“The primary care industry in Delaware is facing substantial challenges. Physicians are retiring or leaving the state, creating a shortage that means poor access to care for residents. Factor in the low levels of investment and we have an unsustainable system. We need to tackle this crisis head-on immediately,” said Rep. David Bentz, the bill’s lead House sponsor. “SS 1 for SB 120 will modernize and enhance primary care services in Delaware by directing the Health Care Commission to monitor and promote compliance with alternative payment models that promote value-based care. Primary care is critical in our efforts to improve public health outcomes and reduce long-term costs. It is, without question, where we get the best return on investment with our healthcare spend both financially and in-terms of the health of our population. I look forward to Governor Carney signing this bill into law to reverse the losses we’ve seen in recent years.”


New Report Outlines Plan for Strengthening Primary Care in Delaware

Provisional Affordability Standards aim to strengthen primary care in Delaware through increased investment

Insurance Commissioner Trinidad Navarro announced the release of the Office of Value-Based Health Care Delivery’s initial provisional Affordability Standards as part of a new report, Delaware Health Care Affordability Standards: An Integrated Approach to Improve Access, Quality and Value, which includes plans to more than double primary care spending in the commercial fully-insured market by 2025.

The Affordability Standards announced today also include decreasing price growth for certain healthcare services and expanding the use of payment models that aim to improve healthcare value. The Affordability Standards and targets were informed by data from Delaware health insurers, the Delaware Health Information Network Health Care Claims Database, publicly available sources, and the perspectives shared during more than two dozen stakeholder interviews.

“An effective healthcare environment requires a strong primary care system, but it also requires shared standards that define success and progress. The multi-pronged approach announced today aims to increase primary care investment without increasing the total cost of healthcare or health insurance premiums,” Commissioner Navarro said. “We are grateful to our many partners who shared their data and experience during the process of building these guidelines. Now we ask the public as a whole to share their feedback on this report.”

The department will be accepting public comment on the report until January 25, 2021. Anyone may submit comments via email to DOI-legal@delaware.gov.

The Office of Value-Based Health Care Delivery was created through the passage of Senate Substitute 1 for Senate Bill 116 in 2019. The General Assembly recognized the importance of a strong system of primary care and the need to help bend the healthcare cost growth curve, directing the department to establish the office in order to “reduce health-care costs by increasing the availability of high quality, cost-efficient health insurance products with stable, predictable, and affordable rates,” and charged the office with three tasks:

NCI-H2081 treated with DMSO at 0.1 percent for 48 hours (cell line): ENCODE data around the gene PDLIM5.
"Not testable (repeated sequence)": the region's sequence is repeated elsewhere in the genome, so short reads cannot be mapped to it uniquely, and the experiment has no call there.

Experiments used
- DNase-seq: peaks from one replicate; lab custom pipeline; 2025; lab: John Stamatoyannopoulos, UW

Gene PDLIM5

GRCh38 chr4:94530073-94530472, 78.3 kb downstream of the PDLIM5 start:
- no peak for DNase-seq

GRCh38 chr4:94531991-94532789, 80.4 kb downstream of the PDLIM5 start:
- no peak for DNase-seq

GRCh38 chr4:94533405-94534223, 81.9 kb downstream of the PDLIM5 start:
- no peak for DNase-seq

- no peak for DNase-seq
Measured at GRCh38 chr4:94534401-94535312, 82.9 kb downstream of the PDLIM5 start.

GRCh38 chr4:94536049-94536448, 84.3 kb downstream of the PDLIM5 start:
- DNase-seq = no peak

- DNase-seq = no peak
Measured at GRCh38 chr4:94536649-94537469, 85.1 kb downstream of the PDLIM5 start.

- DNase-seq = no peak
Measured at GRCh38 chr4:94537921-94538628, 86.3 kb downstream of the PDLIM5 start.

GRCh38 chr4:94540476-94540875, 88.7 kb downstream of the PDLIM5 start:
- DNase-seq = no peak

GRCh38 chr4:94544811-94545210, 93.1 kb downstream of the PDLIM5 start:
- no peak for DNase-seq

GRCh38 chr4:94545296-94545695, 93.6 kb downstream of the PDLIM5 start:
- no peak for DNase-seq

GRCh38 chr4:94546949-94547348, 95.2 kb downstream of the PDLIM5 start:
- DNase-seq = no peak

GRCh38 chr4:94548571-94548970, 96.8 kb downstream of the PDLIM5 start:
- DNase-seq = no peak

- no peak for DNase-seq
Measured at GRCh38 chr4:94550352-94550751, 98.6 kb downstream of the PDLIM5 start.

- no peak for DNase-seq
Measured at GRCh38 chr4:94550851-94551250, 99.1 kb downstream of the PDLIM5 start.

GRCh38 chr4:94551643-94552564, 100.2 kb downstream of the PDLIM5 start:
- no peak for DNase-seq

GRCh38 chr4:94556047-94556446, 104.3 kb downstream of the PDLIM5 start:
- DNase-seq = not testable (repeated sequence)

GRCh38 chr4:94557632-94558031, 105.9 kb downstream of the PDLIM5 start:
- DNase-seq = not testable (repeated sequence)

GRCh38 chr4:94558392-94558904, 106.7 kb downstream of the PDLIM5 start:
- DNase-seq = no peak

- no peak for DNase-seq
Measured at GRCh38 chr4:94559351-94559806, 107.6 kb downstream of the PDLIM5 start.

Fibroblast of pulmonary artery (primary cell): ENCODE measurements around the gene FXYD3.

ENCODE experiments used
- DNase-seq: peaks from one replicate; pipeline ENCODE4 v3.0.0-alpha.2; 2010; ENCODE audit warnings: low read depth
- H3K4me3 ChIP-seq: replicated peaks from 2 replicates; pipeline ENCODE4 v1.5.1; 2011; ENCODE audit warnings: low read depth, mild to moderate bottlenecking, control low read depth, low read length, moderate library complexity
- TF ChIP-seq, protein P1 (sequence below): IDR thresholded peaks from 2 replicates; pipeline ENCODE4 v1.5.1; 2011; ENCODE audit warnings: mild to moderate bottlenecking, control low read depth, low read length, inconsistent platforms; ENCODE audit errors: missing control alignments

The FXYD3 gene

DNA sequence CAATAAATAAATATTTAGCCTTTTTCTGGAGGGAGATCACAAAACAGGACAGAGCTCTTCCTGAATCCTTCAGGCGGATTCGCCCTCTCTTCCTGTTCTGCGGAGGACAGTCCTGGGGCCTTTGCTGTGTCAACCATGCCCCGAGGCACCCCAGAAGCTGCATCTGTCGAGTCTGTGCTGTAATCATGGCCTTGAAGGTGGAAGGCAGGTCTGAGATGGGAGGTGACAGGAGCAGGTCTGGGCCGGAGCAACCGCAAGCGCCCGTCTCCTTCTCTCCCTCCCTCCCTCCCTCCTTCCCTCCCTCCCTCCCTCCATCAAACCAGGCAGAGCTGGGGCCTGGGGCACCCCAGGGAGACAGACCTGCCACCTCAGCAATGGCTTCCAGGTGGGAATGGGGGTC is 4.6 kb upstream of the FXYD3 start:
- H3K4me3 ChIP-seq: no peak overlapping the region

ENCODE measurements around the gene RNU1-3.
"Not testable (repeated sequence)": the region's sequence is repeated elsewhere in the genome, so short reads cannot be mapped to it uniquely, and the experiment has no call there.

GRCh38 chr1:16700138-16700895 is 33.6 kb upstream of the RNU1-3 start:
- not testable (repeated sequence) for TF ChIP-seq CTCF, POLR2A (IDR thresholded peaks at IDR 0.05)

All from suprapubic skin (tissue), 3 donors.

1. Establish Affordability Standards for health insurance premiums based on recommendations from the Primary Care Reform Collaborative and annually monitor and evaluate these standards;
2. Establish targets for carrier investment in primary care to support a robust system of primary care by January 1, 2025; and
3. Collect data and develop annual reports regarding carrier investments in health care, including commercial reimbursement rates for primary and chronic care services.

The Office is meeting these directives by conducting extensive research on Delaware’s healthcare market, and used that research to inform the development of the interim Affordability Standards, including targets for increased investment in primary care.


Delaware Issues RFP for Office of Value-Based Health Care Delivery

Delaware’s Department of Insurance is pleased to announce that it is actively recruiting for a qualified independent contractor to staff and run its new Office of Value-Based Health Care Delivery. The Office will assist the Insurance Commissioner and Delaware’s Primary Care Reform Collaborative in evaluating primary care accessibility and affordability statewide.

“Reducing health care costs in Delaware is a key priority of my administration,” said Insurance Commissioner Trinidad Navarro. “The team leading our Office of Value-Based Health Care Delivery needs to possess a high level of expertise in health care transformation and innovation. Together with the Primary Care Reform Collaborative, we intend to identify quantitative tools that will help increase the availability of high quality, cost-efficient health insurance products that have stable, predictable, and affordable rates.”

Earlier this year, members of the General Assembly passed Senate Substitute 1 for Senate Bill No. 116, in order to create the Office. The Office was a recommendation of the Primary Care Reform Collaborative, which is tasked with evaluating the high costs of care in Delaware. In the months since passage, the Collaborative has been working hard to develop recommendations to strengthen Delaware’s primary care system.

“The legislature’s consideration of pro-consumer bills has allowed us to continue to foster an environment where residents are prioritized over profits,” said Leslie W. Ledogar, Esq, the Commissioner’s representative within the working group. “The Office of Value-Based Health Care Delivery epitomizes that vision, and we are grateful for everyone who spent time working on this effort.”

The Request for Proposal may be downloaded from the Office of Management and Budget website. Applicant questions should be directed to the Department’s Regulatory Specialist Leslie W. Ledogar, Esq.